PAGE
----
The long-lasting debate over the perfect grilling method, driven by both renowned roast masters and "King of the Grill" apron-sporting dads, will likely never cease. Most do agree, however, on a few basic principles. London broil is a cooking technique that involves tenderizing and marinating a lean cut of meat prior to cooking. While grilling, handle the steak very little and be sure to cut the finished product against the grain at an angle. London broil is traditionally cooked for a short time over direct high heat, as overcooking will result in a tough, dry steak. Some grillers, however, prefer a slow-grilling method for a more tender result.
Before marinating, you may want to tenderize the steak with a meat mallet. This step is optional. If you do not own a meat mallet, the bottom of a heavy frying pan will also work. Lay the steak on a sturdy surface, such as a smooth, clean countertop or cutting board. Place a sheet of plastic wrap over the steak or slide the steak into a large resealable plastic bag. Pound the meat firmly a few times, but not so hard that you sacrifice the integrity of the meat.
Marinate the steak in a shallow covered dish or a large resealable plastic bag for one hour or up to an entire day. Store the meat in the refrigerator while marinating. To create a marinade, combine a mixture of wet and dry ingredients. For a tomato herb marinade, create a puree with shallots, one tomato, 1/4 cup red wine vinegar, 2 tbsp. chopped marjoram, 1 tbsp. chopped rosemary, 1 tsp. salt and 1/2 tsp. black pepper. If you prefer something with more of a kick, mix 1/2 cup each of olive oil and balsamic vinegar, 4 tbsp. Worcestershire sauce, 1 tsp. red pepper flakes, 1 tsp. black pepper, 1 tbsp. salt, 1/2 tbsp. oregano, 1/2 tsp. onion powder, 1 tsp. garlic powder and 1/2 tsp. cayenne pepper.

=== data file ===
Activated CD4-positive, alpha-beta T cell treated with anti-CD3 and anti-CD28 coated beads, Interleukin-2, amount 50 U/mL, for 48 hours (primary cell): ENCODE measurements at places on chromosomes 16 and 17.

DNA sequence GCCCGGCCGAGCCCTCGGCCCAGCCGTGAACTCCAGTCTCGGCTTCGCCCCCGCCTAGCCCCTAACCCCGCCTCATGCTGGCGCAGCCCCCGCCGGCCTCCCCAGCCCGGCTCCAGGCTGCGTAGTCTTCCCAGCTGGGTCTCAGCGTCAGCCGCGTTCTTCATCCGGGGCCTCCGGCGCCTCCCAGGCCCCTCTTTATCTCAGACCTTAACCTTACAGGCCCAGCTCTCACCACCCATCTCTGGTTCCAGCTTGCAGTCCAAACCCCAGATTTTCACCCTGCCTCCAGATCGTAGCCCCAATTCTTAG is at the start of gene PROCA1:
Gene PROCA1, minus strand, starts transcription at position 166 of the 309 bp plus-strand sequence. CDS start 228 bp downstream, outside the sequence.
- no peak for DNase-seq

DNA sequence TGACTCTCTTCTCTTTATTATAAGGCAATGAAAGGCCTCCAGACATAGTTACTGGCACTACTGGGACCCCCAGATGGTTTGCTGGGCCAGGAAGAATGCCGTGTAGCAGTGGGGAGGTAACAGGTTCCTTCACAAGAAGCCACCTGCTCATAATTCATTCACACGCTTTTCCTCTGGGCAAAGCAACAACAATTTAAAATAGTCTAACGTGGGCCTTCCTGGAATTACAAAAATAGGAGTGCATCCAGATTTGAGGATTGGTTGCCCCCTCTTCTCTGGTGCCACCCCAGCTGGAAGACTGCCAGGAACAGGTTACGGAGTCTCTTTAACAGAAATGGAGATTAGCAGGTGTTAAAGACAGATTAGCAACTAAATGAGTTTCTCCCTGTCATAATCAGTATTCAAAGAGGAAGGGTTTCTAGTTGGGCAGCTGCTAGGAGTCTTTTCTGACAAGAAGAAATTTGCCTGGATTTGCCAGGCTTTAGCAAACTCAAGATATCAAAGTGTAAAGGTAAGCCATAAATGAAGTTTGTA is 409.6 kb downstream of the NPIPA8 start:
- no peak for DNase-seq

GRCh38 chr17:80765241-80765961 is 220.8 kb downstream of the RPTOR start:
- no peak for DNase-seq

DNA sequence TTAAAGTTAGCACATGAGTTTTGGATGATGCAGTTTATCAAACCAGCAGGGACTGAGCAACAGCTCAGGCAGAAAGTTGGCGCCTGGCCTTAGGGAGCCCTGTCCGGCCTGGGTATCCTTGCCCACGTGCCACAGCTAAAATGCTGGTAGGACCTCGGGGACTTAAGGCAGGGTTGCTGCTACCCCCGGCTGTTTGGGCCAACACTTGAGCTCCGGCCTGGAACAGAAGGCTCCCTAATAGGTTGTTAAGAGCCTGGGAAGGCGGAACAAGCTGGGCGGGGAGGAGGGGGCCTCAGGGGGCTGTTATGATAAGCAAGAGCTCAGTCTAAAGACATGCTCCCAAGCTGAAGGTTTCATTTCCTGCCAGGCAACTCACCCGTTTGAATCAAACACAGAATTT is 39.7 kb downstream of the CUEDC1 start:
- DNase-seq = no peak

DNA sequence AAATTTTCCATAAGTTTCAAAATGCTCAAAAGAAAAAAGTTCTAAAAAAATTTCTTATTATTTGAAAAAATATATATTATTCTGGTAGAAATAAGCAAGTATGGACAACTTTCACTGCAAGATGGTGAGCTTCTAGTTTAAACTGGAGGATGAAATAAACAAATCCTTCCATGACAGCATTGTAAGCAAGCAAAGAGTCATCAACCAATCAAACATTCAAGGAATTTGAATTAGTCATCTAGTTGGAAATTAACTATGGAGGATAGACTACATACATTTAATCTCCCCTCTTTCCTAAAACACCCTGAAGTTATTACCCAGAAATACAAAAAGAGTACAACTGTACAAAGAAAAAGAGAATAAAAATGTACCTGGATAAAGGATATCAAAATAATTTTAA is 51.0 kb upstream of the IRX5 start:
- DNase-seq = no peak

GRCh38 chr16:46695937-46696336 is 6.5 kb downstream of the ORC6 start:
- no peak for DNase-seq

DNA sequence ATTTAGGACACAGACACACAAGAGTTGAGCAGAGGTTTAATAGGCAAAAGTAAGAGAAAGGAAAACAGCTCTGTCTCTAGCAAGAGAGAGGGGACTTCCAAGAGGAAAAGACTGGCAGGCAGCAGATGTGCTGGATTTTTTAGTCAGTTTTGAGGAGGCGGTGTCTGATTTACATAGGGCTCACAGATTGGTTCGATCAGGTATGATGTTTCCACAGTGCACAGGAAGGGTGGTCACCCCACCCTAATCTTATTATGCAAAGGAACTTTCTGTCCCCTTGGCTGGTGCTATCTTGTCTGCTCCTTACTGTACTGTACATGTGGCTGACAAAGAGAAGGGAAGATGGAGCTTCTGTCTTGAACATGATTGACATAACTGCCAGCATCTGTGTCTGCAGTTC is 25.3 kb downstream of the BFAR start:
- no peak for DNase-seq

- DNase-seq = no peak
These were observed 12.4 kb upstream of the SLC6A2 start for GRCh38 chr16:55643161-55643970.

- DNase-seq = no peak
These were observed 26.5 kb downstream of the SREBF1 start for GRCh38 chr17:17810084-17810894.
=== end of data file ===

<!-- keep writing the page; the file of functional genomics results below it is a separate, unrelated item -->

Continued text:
Prepare a gas grill with one burner on high heat and a second on low heat, or prepare a charcoal grill with one large pile and one shallow pile of burning coals. Sear the steaks for one or two minutes per side over high heat then transfer to the side with low heat. Cook the steaks for approximately eight minutes, flip using tongs, then cook for an additional eight minutes to medium doneness. A medium steak has brown edges, a pink center, and an internal temperature of 145 degrees F. The USDA does not recommend consuming beef cooked to temperatures lower than 145 degrees.
Allow the steak to rest for eight to ten minutes in its own juices. When slicing the meat, cut against the grain. This step is vital; cutting a London broil the wrong way can render hours of perfect prep work useless. Hold your knife perpendicular to the direction of the meat's natural fibers. Cutting against the grain creates a tender slice of meat with many short fibers -- rather than a few long, tough ones.
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Alison Datko is a professional editor with experience as a journalist, writer and blogger. She contributes to a variety of print and online publications, specializing in music, food, art, fashion and culture.